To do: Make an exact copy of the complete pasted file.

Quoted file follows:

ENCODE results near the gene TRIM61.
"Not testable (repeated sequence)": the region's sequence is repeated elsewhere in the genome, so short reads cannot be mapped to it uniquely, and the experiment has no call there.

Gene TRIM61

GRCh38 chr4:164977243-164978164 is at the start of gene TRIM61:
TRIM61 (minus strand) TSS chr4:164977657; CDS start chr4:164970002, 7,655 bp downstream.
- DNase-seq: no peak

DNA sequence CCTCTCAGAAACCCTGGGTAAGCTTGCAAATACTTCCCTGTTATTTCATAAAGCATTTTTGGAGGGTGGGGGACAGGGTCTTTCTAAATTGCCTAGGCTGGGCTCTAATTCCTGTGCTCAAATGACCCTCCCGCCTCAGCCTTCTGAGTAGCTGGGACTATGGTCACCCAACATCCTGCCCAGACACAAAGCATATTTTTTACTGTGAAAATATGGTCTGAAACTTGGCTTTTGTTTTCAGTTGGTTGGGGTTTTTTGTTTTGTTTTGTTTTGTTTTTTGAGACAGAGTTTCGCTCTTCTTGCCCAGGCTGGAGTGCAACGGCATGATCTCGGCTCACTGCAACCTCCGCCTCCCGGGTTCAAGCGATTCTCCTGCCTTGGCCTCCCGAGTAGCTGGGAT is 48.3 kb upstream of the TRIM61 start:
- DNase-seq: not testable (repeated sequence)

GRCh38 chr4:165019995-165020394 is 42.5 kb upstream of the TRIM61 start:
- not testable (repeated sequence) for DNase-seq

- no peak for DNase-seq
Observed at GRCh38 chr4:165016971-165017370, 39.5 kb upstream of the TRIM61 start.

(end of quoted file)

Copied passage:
ENCODE results near the gene TRIM61.
"Not testable (repeated sequence)": the region's sequence is repeated elsewhere in the genome, so short reads cannot be mapped to it uniquely, and the experiment has no call there.

Gene TRIM61

GRCh38 chr4:164977243-164978164 is at the start of gene TRIM61:
TRIM61 (minus strand) TSS chr4:164977657; CDS start chr4:164970002, 7,655 bp downstream.
- DNase-seq: no peak

DNA sequence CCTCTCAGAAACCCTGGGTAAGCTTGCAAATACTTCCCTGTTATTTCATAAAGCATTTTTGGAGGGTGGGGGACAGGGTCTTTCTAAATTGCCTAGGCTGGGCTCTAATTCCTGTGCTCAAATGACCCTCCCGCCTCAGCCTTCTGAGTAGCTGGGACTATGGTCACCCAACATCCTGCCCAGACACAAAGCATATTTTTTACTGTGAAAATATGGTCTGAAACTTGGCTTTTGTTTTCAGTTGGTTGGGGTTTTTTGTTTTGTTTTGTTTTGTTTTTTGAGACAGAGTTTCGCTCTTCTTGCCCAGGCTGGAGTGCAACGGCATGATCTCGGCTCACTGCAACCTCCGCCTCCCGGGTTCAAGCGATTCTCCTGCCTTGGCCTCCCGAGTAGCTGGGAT is 48.3 kb upstream of the TRIM61 start:
- DNase-seq: not testable (repeated sequence)

GRCh38 chr4:165019995-165020394 is 42.5 kb upstream of the TRIM61 start:
- not testable (repeated sequence) for DNase-seq

- no peak for DNase-seq
Observed at GRCh38 chr4:165016971-165017370, 39.5 kb upstream of the TRIM61 start.